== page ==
I dislike you the worst of anybody in the world except John Reed" (Bronte 34). In this scene, we see Jane refuse to say or do something in exchange for something called love. She even decides to leave Rochester when she finds out about Bertha. She walks away from love because she does not want to think she settled for something.
Another novel that explores the evolution of self is Pride and Prejudice by Jane Austen. Austen uses Elizabeth's growth process to make her points about society. Elizabeth becomes an excellent case study because she learns from her mistakes and becomes healthier person by the end of the novel. She learns from the mistake she made with Wickham and this revelation allows her to move into a relationship that she will treasure for the rest of her life. She and Darcy both must learn to get over their first impressions of people. When Elizabeth tells him, "You could not have made me the offer of your hand in any possible way that would have tempted me to accept it" (Bronte 145). He is "astonished" with "an expression of mingled incredibility and mortification" (145) when she says this and her accusation of not being a gentleman is something he cannot forget. As a result, he ponders it and finally realizes it is true. The evolution of self in this story forces us to look at how we think of others when we have very little information to go on.
In the twentieth century, literature moves into to a deeper understanding of the human condition. Henry Miller's "Daisy Miller" is one such story. In this tale, we have two characters that evolve. Winterbourne demonstrates how easily we are influenced by the opinions of others. Like him, we make false assumptions about people more often than we should. While studying others in Geneva, he exposes how self-absorbed and snobbish he is. One thing we realize about him is how he is not as innocent as his aunt wishes he was. He wants to do what he wants to do, even if it is inappropriate but somehow it is not acceptable for Daisy to do the same kinds of things. Daisy is opposite Winterbourne in almost every way and this contrast helps readers understand the issues Miller is pointing out. Daisy does not care what other people think and Winterbourne worries too much about what other might think or say. His attraction to Daisy allows us to see his darker side. He becomes very aware of the everyone around him and he frets over what they might be thinking about him. As he and Daisy walk to the Castle of Chillon, he discerns the people "were all looking at her hard" (Miller 566). The more people looked at Daisy, the more Winterbourne took "satisfaction in his pretty companion's distinguished air" (567). He does worry that she will "talk loud"(567) or "laugh overmuch" (567), thoughts that reveal his true character. Winterborne is crippled living in a society of manners and opinions while Daisy simply wants to enjoy herself. She proves it is not always so easy to do.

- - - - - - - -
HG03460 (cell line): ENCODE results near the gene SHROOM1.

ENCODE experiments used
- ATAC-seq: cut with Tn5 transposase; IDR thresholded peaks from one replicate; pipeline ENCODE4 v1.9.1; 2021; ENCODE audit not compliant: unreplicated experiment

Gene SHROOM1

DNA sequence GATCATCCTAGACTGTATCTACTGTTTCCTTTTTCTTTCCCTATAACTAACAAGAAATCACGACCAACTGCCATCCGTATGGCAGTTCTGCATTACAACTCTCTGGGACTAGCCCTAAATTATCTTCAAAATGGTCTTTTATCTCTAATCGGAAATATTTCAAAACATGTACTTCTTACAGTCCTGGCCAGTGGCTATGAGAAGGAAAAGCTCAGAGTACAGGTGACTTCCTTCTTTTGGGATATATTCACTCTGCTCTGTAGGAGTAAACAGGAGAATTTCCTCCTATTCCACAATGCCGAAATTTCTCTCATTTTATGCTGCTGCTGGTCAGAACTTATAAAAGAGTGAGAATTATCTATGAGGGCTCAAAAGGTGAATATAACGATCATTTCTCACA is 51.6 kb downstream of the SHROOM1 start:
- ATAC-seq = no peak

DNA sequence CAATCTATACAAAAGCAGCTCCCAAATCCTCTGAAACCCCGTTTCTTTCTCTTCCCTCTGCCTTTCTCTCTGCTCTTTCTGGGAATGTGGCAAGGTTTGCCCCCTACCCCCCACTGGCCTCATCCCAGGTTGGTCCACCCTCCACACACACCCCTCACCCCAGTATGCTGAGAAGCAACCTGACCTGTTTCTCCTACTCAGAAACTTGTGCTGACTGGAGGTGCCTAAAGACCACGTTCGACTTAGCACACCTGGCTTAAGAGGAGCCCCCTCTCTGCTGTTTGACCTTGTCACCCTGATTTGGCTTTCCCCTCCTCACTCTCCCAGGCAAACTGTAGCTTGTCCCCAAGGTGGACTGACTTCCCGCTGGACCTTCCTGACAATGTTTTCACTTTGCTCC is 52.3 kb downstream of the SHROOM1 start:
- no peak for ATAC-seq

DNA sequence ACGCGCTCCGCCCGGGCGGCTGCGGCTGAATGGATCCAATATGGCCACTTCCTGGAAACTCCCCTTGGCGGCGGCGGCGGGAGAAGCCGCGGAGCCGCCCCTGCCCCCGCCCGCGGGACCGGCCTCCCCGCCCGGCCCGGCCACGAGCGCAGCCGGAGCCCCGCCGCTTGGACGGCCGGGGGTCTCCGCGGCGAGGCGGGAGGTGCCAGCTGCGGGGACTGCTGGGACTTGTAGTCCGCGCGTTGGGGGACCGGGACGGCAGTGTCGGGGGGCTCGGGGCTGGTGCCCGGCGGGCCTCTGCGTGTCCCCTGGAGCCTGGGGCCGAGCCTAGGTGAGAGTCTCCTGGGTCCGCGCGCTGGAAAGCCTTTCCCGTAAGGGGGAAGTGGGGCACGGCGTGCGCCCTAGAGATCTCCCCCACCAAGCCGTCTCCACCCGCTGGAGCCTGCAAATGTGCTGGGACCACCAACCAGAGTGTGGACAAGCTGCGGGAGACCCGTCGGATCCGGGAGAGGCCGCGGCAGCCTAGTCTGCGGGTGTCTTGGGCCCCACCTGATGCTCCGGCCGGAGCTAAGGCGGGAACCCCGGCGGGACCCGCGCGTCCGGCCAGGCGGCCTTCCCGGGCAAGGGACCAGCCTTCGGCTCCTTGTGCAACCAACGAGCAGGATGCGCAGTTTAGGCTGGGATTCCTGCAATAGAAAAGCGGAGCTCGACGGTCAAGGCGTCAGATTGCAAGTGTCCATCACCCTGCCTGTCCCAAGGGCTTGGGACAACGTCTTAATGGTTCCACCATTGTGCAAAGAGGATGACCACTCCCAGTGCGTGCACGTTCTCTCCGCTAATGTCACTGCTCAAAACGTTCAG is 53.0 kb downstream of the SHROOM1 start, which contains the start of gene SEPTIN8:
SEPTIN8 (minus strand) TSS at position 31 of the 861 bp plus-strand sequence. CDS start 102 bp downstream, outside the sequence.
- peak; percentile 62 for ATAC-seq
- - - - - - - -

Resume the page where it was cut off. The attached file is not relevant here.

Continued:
As a race, we are constantly evolving and changing. It may feel like things never change or that the more things change, the more they stay the same. The truth is when we break it down on a personal level and study individuals, we see a lot of changing occurring and some of it actually good. Literature helps us to see things thing take place because we are often so involved with our own lives that we cannot see what is happening around us. Writers such as Keats and Bronte look at specific events and people and prove how they influence their world. These ideas help us learn about ourselves and they can even give us permission to evolve as we allow literature to penetrate our minds.
Austen, Jane. Pride and Prejudice. New York: Bantam Books. 1981.
Bronte, Charlotte. Jane Eyre. New York: Scholastic Books. 1962.
Keats, John. "Ode to a Nightingale." English Romantic Writers. New York: Harcourt Brace